Tenth Amendment: The powers not delegated to the United States by the Constitution, nor prohibited by it to the States, are reserved to the States respectively, or to the people.

Romney: Number three, I'll make government more efficient and to cut back the number of employees, combine some agencies and departments. My cutbacks will be done through attrition, by the way.
This is the approach we have to take to get America to a balanced budget.

This is something that I think that he could actually do, without needing Congress. It'll cause a whole lot of kicking and screaming, because although nearly every single person I've ever talked to agrees that government is too large, when you start looking at what to cut the consensus seems to be, "Not in my backyard!" When it comes right down to making the actual cuts, people are inevitably happy with the specifics. This is short-sighted. Government produces nothing. People whose jobs in government are eliminated not only are contributing to a reduction of the tax burden (that's where their pay and benefits come from), but they are also returned to the private sector, where they can get a job, or start a business. Either one of those things will contribute to economic growth. If, along with cutting employees, Mr. Romney also reduced the regulatory burden of red tape and hoops that businesses have to jump through, he would ease the transition of these displaced workers back into the private sector.  Doing this thing by attrition isn't very efficient, but it would effectively reduce the backlash of the reductions. 

Next is Mr. Obama's turn. He starts with some mushy, "those increases aren't my fault" rhetoric. And, to a point, there's some legitimacy in that. It was Mr. Bush who started the bailouts. I was stunned at how seamless the hand-off was on those bailouts. The inauguration of Mr. Obama never caused a single hiccup in the process, near as I could tell. But he could have stopped them. There's been scandal after scandal come out of those bailouts. At the end of the day, making my neighbor pay to keep my failing business open isn't right. If I try to do that on my own authority, it's called theft or extortion or something similar, and I go to jail. But, those who support the bailouts want us to believe that it's somehow morally OK when the government makes my neighbors pay to prop up my business. I don't buy it.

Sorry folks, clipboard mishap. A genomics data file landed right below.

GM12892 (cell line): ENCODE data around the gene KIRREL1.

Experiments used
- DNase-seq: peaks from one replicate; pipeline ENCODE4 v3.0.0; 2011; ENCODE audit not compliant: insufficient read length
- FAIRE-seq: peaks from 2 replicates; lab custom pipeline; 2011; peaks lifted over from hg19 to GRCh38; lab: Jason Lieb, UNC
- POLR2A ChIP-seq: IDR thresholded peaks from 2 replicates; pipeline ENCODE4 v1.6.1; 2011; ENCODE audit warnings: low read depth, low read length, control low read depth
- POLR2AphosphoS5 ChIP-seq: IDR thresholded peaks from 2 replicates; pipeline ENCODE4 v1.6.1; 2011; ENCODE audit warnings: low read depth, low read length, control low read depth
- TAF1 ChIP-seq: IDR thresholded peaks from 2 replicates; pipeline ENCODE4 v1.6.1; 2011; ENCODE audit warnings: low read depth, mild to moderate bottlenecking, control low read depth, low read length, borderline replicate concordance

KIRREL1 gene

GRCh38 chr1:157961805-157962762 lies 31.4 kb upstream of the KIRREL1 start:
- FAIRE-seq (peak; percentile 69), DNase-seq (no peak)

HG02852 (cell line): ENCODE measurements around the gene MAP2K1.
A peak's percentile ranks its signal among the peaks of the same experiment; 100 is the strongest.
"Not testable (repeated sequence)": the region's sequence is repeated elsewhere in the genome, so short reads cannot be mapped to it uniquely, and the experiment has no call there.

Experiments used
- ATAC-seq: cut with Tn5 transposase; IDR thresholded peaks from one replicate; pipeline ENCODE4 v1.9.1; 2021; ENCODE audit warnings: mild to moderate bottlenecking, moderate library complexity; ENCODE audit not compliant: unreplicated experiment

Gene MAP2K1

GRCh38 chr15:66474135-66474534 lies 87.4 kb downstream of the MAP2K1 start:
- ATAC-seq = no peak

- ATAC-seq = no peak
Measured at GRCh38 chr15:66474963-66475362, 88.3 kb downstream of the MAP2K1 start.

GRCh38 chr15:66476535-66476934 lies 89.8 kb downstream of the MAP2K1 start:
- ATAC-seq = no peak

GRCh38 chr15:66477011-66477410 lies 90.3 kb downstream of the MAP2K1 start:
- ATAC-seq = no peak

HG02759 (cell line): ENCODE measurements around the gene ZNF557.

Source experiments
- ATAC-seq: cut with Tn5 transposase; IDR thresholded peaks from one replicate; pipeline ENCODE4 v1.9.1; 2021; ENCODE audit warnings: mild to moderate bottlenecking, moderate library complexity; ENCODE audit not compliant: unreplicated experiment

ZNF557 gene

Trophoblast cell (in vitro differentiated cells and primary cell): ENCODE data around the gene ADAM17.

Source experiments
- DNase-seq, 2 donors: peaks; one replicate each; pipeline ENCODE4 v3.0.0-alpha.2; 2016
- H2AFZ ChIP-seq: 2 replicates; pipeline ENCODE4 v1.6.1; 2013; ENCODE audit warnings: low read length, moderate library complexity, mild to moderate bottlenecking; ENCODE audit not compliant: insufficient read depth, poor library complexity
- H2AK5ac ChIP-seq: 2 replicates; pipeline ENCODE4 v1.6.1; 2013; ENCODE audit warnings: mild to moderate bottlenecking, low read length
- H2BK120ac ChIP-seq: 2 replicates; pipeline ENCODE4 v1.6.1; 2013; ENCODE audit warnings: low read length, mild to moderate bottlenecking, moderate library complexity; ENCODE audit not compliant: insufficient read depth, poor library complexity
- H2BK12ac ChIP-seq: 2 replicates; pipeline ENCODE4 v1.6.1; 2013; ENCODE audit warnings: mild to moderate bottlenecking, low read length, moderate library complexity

Obama: When I walked into the Oval Office, I had more than a trillion-dollar deficit greeting me. And we know where it came from: two wars that were paid for on a credit card; two tax cuts that were not paid for; and a whole bunch of programs that were not paid for; and then a massive economic crisis.
And despite that, what we've said is, yes, we had to take some initial emergency measures to make sure we didn't slip into a Great Depression, but what we've also said is, let's make sure that we are cutting out those things that are not helping us grow.

Constitutionally, there's problems with these bailouts -the "initial emergency measures"- as well. The Constitution does not authorize that kind of expenditure. Article I Section 8 outlines the powers of Congress, sometimes called the Enumerated Powers. These include:

  • collect taxes, duties, imposts & excises, pay debts; provide for the common defense and general welfare of the United States
  • borrowing money
  • regulating (as distinct from engaging in) commerce between the States
  • establishing uniform rules for naturalization and bankruptcies
  • to coin & regulate the value of money, and standardize weights and measures
  • punish counterfeiting
  • establish post offices and post-roads
  • establish copyright law
  • create inferior courts
  • define and punish felonies  on the seas and against the laws of nations
  • declare war, grant letters of marque & reprisal, and decide what to do with captures
  • raise & support armies, with a 2 year limit on appropriations
  • maintain a navy
  • create rules for military forces
  • organize & regulate the militia